Phoenix, AZ—Bush Elementary School Principal Lisa Norwood believes it’s time for a change in the Arizona public school system and she intends to see students at her school receive the quality education all children deserve.
Prior to her arrival at Bush Elementary in the Roosevelt School District, the school received a D rating for three consecutive years.
The Roosevelt District is one of seven Arizona school districts participating in the Rewarding Excellence in Instruction and Leadership, The Next Generation (REIL-TNG) initiative.
REIL-TNG is a five-year initiative being implemented by the Maricopa County Education Service Agency (MCESA) with the aim of improving the quality of education for Arizona’s students.
“Last year we made significant growth and came within one point of a B,” Norwood said.
Norwood first encountered the REIL-TNG initiative in 2012. She was an assistant principal in the Roosevelt School District and saw REIL-TNG as an opportunity to improve instruction and leadership on her campus.
“We have generations of students who were not taught well,” Norwood said. “Yes, we want kids to achieve but what we really want is for kids to learn.”
When she took over as principal at Bush Elementary, Norwood realized that the biggest challenge was helping teachers understand the Learning Observation Instrument (LOI). She wants her staff to understand it’s not just about evaluation but it’s also a tool to help teachers improve their professional practice.
“The rubric is just part of what teachers should be doing every day,” Norwood said. “It’s just good teaching.”
Norwood also feels the instrument helps her provide more structured feedback to her staff and offer them a visible pathway to improve their instruction.
“As a leader, I’m thankful for the LOI,” Norwood said. “It gives me a leverage point and it shows where we are and what we need to do. I think that’s what is going to help us get to where we need to be.”
In order to assist her staff in finding success with the REIL-TNG initiative, Norwood implemented mandatory professional development every Monday after school. By March 2013, teachers at Bush Elementary School had already participated in 50 hours of training. Some teachers have even sought out additional support to make sure they were doing everything they could to ensure they were meeting the new requirements. Norwood plans to continue that level of professional development in the spring semester of 2015.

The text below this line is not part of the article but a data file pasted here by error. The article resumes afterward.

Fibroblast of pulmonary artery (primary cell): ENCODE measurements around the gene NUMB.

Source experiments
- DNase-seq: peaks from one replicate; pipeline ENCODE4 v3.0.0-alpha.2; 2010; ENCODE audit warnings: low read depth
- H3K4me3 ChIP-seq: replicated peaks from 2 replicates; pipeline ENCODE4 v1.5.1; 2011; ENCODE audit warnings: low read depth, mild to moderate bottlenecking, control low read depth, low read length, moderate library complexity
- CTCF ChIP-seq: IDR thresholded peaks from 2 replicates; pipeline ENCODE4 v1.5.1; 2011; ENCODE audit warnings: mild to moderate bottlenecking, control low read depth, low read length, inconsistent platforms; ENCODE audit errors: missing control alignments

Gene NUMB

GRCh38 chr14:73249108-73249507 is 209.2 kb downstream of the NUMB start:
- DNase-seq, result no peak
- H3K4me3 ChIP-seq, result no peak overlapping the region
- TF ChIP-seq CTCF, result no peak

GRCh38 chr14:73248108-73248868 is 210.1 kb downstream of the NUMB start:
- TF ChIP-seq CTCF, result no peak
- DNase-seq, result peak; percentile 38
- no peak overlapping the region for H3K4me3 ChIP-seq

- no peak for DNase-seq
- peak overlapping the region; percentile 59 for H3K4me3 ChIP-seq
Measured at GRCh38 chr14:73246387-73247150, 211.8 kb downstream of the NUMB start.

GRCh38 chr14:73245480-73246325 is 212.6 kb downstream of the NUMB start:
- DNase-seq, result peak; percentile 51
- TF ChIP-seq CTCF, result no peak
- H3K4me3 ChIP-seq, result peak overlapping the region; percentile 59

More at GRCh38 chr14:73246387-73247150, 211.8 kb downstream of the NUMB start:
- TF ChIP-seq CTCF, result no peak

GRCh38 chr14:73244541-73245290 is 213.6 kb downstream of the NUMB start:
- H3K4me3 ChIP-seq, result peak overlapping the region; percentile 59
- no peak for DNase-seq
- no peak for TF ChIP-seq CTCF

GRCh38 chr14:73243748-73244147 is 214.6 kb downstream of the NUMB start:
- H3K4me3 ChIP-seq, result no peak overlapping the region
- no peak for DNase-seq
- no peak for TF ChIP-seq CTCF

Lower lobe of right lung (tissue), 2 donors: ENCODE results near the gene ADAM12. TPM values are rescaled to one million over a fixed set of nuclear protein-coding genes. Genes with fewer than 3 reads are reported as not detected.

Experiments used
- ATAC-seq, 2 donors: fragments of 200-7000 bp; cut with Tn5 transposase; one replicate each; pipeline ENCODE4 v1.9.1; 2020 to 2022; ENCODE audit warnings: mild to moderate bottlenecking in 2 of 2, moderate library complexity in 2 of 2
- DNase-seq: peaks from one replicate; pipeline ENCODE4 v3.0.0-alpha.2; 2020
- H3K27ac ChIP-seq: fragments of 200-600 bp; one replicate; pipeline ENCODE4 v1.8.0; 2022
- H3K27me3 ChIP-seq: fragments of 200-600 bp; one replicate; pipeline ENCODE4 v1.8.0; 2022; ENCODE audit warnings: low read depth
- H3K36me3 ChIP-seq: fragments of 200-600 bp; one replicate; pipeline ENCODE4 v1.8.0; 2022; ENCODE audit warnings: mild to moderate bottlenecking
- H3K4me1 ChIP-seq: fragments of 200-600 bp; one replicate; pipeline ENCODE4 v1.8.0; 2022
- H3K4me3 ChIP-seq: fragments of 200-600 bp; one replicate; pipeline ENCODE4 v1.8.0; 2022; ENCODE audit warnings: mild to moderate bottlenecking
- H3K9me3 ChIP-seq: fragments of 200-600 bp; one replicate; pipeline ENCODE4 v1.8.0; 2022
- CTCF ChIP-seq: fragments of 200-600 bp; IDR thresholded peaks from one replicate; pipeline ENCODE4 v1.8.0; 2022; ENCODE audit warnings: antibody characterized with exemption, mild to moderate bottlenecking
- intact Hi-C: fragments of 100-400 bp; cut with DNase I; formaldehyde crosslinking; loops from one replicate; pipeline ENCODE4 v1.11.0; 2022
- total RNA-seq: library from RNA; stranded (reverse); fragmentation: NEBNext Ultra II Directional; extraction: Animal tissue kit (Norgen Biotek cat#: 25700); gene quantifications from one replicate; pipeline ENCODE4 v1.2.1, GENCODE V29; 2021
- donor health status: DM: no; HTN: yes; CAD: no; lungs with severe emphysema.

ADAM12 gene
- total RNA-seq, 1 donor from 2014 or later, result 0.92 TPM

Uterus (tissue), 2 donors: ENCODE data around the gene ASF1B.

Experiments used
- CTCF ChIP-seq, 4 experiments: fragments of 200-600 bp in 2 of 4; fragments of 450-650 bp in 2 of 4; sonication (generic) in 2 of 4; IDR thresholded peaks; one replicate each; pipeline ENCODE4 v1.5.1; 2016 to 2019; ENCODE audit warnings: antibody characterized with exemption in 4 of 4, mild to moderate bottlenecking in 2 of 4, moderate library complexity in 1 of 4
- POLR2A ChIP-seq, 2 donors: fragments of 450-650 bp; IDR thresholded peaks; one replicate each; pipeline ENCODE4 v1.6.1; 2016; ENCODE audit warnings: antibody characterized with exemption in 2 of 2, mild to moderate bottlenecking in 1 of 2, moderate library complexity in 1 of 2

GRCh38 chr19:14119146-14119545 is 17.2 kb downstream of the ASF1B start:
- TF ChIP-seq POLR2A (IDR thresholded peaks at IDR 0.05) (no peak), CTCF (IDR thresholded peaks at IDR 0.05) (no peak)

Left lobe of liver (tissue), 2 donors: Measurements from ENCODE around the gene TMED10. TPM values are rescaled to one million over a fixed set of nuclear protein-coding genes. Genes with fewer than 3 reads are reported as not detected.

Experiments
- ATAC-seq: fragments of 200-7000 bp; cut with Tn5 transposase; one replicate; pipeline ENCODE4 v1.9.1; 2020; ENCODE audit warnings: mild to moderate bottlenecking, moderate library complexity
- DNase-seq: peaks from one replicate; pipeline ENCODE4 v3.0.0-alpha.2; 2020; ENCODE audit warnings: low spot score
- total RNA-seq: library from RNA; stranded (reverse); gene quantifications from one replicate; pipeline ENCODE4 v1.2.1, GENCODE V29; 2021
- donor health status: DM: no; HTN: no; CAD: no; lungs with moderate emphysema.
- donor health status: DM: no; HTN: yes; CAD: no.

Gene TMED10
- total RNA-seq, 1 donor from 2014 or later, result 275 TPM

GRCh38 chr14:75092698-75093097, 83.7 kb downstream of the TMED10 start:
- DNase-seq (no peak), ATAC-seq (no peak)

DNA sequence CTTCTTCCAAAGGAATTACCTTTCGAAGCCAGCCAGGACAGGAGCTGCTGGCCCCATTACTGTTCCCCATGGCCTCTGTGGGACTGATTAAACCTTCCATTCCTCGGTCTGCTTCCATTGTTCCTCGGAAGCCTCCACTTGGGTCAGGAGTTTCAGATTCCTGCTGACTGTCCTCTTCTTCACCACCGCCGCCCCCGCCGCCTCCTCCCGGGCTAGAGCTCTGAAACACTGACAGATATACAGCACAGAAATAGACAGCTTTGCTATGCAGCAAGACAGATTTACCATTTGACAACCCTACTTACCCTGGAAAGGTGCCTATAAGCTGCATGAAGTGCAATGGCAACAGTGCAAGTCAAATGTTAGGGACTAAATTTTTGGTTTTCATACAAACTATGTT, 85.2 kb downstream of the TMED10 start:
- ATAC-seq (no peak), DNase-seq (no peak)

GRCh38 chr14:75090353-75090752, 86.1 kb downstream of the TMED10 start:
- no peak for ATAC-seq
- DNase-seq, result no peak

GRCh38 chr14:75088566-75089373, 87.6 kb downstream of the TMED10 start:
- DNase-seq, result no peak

“This is what needs to be happening. If you want to become an effective teacher, these are the things we need to be doing.”
A combination of hard work, creative problem solving, and the structured plan provided by the REIL-TNG initiative have helped Norwood make progress at Bush Elementary.
Now that the REIL-TNG grant is in its third year, Norwood feels that more educators have embraced it as a tool to help them grow and improve. She understands that some veteran teachers have not had the chance to develop their skills in the classroom in the past and hopes to help those teachers find success in the future.
“With the LOI, we have the tools for that now,” Norwood said. “As a leader, I’m thankful for the LOI. It gives me a leverage point and it shows where we are and what we need to do. I think that’s what is going to help us get to where we need to be.
Not all teachers have been open to the changes under the REIL-TNG initiative and some have left the field but Norwood said some of those departures were necessary.
“It’s really changing what’s happening at these schools,” Norwood said. “Change is slow, but it is happening.”
For more information about MCESA and the REIL-TNG initiative, visit the MCESA website.